If making a film in 48 hours sounds intimidating, crazy, and exhilarating fun, you’re right — about all of it. And it just may be the excuse you need to create a film that explores the story you’ve always wanted to tell. That’s what inspires filmmaker Sam Weston, who made his entertaining short film The Swordswoman for the 48-Hour Film Project. Sam runs Battlemage Films, a production company in Minnesota that allows him to pursue his creative dreams. He joined us to tell us what inspires his love of fantasy stories and the making of The Swordswoman.
How did you become interested in filmmaking?
Back in junior high, I was an avid reader of fantasy books like Harry Potter and Eragon — typical, right? — and so, naturally, I wanted to write fantasy books. They were your standard teenage effort: I played into lots of cliches and overused tropes, gave it an out-of-left-field sappy ending, and by the time I was “finished” it was maybe fifty pages. Tops.
It was only later that I figured out I was basically writing movie scripts in prose form. So I thought, “Okay, I’ll just write fantasy movies instead! That way I can get these ideas out there in the way they’re meant to be told.”
It’s been about ten years since I first decided to make fantasy movies, and I’m proud to say I’m closer to that goal than I’ve ever been before.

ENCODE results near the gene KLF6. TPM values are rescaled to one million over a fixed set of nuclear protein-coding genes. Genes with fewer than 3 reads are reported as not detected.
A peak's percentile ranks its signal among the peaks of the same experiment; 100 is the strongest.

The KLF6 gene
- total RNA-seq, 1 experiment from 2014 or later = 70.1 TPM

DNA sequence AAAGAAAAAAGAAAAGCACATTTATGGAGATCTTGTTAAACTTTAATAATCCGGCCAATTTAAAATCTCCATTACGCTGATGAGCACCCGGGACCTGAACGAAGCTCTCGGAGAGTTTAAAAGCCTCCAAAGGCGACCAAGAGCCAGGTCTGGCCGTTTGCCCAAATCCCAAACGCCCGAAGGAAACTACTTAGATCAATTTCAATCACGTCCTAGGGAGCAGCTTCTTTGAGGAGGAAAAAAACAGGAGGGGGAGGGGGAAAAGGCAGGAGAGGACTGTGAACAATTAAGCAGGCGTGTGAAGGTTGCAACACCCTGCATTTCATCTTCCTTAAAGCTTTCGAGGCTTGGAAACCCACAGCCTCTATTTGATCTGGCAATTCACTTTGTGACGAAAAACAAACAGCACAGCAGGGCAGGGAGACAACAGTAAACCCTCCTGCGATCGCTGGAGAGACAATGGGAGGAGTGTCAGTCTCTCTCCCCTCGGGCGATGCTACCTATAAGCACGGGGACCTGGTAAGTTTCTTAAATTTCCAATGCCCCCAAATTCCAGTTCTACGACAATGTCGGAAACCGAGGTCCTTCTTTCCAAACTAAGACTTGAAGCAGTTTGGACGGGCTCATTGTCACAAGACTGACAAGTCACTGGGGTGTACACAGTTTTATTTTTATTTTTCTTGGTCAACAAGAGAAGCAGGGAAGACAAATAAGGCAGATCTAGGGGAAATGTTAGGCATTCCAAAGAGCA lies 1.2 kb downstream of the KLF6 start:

The Swordswoman was made for the 48 Hour Film Project. How did you become involved in that?
At the time, I was a founding member of the now-disbanded Arrowhead Filmmakers’ Co-op, a collective of filmmakers in our region who wanted to get our work noticed on the national and global stage. Bringing a 48-hour film competition to Duluth was one of the first goals we brought to the table when we formed. We reasoned that we could showcase the best our region had to offer.
What sparked the idea of the story we see in The Swordswoman?
The 48-Hour Film Project specifically pushes people to make brand-new short films within the 48-hour time span. Nothing can be written beforehand. We had to include a line (“What’s the matter with you?”), a character name (a former athlete named Duane Debuchy or Darla Debuchy), a prop (a lock), and one of the two genres we draw from a hat: in my team’s case, our genres were Historical and Musical.
Constraints make it really fun to get creative.
The moment we got our prompts, the team and I met to figure out the story together. Fortunately, I had already “added” a constraint that we were going to make it a fantasy movie, so right away we settled on our athlete character being a former tournament swordfighter. From there, we figured out how she became a “former” swordfighter, and one easy way to add depth while also giving her a good antagonist was for a rival to have her shot in the knee.